Kelly Flinn
     The first case involves First Lt. Kelly Flinn, the Air Force’s first female B-52 pilot.   On January 28, 1997, Flinn was charged with adultery, fraternization, lying, disobeying an order and faced nine and a half years in prison if convicted (5th Bomb Wing Public Affairs News Release 97-02-20).
     Questioned at the end of November 1996, Flinn lied twice to investigators, saying her relationship with Marc Zigo, the husband of Senior Airman Gayla Zigo, was purely platonic (Vistica, 1997).  Flinn knew she was jeopardizing her career and told her commander about the affair.  Days later, military authorities read the pilot her rights and she received a direct order to stay at least 100 feet away from Zigo (Gibbs, 1997).  In response, she took Zigo to her home in Georgia to meet her parents.
     Flinn’s family hired Frank Spinner, a top defense lawyer skilled in handling military sex cases (Van Biema, 1997).  The family then developed a home page so the public could keep track of the case (Van Biema, 1997).  The Air Force responded with a press release detailing the charges against Flinn.  This came before her referral for court martial.
      In May, Gayla Zigo wrote a letter to then Secretary of the Air Force (SECAF) Sheila Widnall, portraying Flinn as an arrogant husband stealer (Gibbs, 1997).  The Air Force released the letter to the media.  Former Air Force Chief of Staff, General Ronald Fogleman, replied to claims from Capitol Hill that the Air Force was looking ridiculous. Fogleman said the stakes were far more serious than adultery, and added that the Air Force could not afford to have insubordinate liars flying planes full of nuclear weapons (Gibbs, 1997).
     Flinn asked the Air Force for an honorable discharge. It was denied. She then requested a general discharge, which the SECAF approved (Dickerson & Fedarko, 1997).
     At the onset of the case, Public Affairs immediately defined its gatekeeping role by making the following assumptions: (1) Local, regional and national media interest would be high; (2) 5th Bomb Wing Staff Judge Advocate would serve as spokesperson, give an overview of court-martial process, and provide background as necessary to the media; (3) Courtroom would be open to news media, but cameras, tape/video recorders will not be allowed.  Instead PA will reserve seven seats for the media and; (4) Live video and audio feeds will be available in media overflow site as an extension of the court room (Public Affairs Plan, 1997).
     Using the tactic of agenda setting, telling people what to think about, not what to think (McCombs & Shaw, 1972), PA developed themes and messages for use in response to media queries (as cited in Infante, Rancer & Womack, 1997).  They included: (1) This case is about serious officer misconduct, including disobeying a direct written order and lying under oath; (2) Our people must have absolute trust in the officers who command them; (3) Unprofessional relationships area concern to the Air Force because they pose a risk to unit morale and discipline and; (4) The Air Force is not unfairly singling out women; justice is gender neutral (Public Affairs Plan, 1997).  These themes never mentioned adultery.  By setting the agenda, PA planned to focus on the character of the offense as one of mistrust, and not of a sexual nature.
       Minot’s PA also set up a 24-hour media center from May 18-23 to present a united front (Public Affairs Plan, 1997).  The original plan set forth seemed solid in its focus, but there was no provision to handle questions outside that central point.  The weak front eventually caused a breakdown in the Air Force’s message.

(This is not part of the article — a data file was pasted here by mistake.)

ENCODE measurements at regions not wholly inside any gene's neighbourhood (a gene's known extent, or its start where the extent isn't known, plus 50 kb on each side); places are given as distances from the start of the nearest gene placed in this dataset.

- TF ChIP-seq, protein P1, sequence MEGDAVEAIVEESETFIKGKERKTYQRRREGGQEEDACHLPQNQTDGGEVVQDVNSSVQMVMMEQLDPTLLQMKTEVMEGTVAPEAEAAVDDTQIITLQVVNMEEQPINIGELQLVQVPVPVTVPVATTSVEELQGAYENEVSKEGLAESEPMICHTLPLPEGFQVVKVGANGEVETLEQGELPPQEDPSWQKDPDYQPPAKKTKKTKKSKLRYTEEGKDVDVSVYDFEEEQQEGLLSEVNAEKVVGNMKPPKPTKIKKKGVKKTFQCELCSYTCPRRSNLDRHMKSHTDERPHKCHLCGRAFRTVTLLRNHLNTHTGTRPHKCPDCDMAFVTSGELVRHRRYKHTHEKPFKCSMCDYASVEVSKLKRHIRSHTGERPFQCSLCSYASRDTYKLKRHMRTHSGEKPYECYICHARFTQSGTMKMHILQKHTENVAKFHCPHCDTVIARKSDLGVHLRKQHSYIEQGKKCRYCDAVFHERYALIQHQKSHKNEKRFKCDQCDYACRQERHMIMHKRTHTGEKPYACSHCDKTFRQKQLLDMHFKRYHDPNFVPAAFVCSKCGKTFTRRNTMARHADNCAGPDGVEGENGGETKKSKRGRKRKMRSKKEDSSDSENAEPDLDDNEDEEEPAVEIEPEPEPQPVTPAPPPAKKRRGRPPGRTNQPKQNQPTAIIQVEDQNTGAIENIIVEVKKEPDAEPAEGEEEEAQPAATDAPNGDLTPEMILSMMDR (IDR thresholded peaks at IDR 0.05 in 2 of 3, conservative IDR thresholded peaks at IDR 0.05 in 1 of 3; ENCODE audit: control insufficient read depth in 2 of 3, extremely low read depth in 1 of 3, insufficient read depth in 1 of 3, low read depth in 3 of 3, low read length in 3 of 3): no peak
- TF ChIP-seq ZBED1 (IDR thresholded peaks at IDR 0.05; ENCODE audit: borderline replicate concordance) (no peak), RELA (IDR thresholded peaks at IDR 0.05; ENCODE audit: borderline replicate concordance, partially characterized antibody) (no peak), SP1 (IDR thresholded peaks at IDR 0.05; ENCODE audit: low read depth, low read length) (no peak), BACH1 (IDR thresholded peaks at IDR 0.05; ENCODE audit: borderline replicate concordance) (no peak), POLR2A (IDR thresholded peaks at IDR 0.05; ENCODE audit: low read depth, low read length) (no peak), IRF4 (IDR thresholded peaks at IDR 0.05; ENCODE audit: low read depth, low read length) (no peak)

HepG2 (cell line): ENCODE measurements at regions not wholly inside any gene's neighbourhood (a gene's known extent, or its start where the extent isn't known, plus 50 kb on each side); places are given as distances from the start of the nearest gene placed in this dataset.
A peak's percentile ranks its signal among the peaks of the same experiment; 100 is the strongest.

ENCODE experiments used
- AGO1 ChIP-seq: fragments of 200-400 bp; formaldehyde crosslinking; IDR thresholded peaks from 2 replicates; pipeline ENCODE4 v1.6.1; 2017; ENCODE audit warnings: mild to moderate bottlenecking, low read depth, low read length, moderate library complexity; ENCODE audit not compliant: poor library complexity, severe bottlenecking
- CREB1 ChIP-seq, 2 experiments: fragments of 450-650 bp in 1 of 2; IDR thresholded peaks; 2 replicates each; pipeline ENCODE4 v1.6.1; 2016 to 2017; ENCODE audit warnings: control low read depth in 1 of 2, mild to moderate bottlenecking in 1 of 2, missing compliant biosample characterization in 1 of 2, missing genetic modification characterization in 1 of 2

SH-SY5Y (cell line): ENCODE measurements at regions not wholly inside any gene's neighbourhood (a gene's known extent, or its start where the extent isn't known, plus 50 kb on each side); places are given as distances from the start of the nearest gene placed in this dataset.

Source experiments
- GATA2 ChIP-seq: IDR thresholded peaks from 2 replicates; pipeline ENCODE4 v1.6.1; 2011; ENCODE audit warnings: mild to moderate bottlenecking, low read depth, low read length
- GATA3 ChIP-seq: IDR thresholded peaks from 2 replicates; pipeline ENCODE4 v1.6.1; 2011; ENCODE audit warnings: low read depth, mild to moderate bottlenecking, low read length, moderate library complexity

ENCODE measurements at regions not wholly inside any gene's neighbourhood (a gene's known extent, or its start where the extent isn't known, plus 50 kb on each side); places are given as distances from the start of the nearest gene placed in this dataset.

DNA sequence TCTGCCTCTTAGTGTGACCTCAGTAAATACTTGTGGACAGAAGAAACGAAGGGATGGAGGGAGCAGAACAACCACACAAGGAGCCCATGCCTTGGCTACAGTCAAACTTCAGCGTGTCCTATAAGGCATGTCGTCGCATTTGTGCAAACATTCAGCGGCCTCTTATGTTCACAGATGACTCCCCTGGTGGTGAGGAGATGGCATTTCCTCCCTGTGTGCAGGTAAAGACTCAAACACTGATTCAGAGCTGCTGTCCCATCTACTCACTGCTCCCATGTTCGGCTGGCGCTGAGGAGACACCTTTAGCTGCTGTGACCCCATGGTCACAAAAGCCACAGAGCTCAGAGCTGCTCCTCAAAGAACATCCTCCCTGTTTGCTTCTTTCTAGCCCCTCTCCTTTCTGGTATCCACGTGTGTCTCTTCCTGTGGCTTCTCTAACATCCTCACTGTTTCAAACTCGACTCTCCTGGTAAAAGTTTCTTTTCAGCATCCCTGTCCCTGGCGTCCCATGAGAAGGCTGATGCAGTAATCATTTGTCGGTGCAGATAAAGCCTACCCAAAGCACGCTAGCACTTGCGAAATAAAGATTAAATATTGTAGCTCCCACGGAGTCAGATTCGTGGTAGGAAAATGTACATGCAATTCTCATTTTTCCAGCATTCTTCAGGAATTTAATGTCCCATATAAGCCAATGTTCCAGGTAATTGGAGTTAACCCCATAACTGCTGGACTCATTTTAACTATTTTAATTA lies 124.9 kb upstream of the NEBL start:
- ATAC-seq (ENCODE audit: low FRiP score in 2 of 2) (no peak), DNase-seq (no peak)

The CBS television program  “60 Minutes” aired a taped interview with Flinn which generated numerous phone calls to the media center from concerned citizens regarding the case (Gibbs, 1997).  Media interest continued to focus on the resignation package submitted by Flinn May 19, to include the nature of the request, what the Air Force response might be, and how long it might take.  Public Affairs strayed from their agenda and failed to aim their response toward the initial plan when they provided this  prepared statement to the media:
           “On May 19, Lt. Kelly Flinn submitted a request to resign in lieu of court martial (RILO), conditioned upon receipt of an honorable discharge. While a RILO is pending, a court martial cannot proceed without permission from headquarters. The special and general court martial convening authorities requested permission to proceed to trial as scheduled on May 20. Lt. Flinn’s RILO is being forwarded through the chain of command to the SECAF for consideration. In order to provide the chain of command and the SECAF with an opportunity to review and give due consideration to this matter, the request to proceed to trial has been denied.”  (Public Affairs After-Action Report, 1997)
     Media interest then began to focus on the Article 15 process and whether Flinn may receive an offer to accept one.   The underlying theme of adultery and a double-standard for punishment remained at the forefront.  Public Affairs explained the legal process and provided copies of the rules governing Article 15s.
     CNN announced the SECAF’s decision regarding approval of a general discharge in lieu of court martial May 20 (Gibbs, 1997).  No one gave PA advance warning or notice of this announcement.  Their reaction to follow-up inquiries led to what Burgoon coined expectancy violation (as cited in Littlejohn, 1996).  According to the theory, people have expectations of non-verbal cues during a communication (as cited in Littlejohn, 1996).  Because PA did not know of the SECAF’s release, when questioned, their non-verbals showed confusion and disbelief.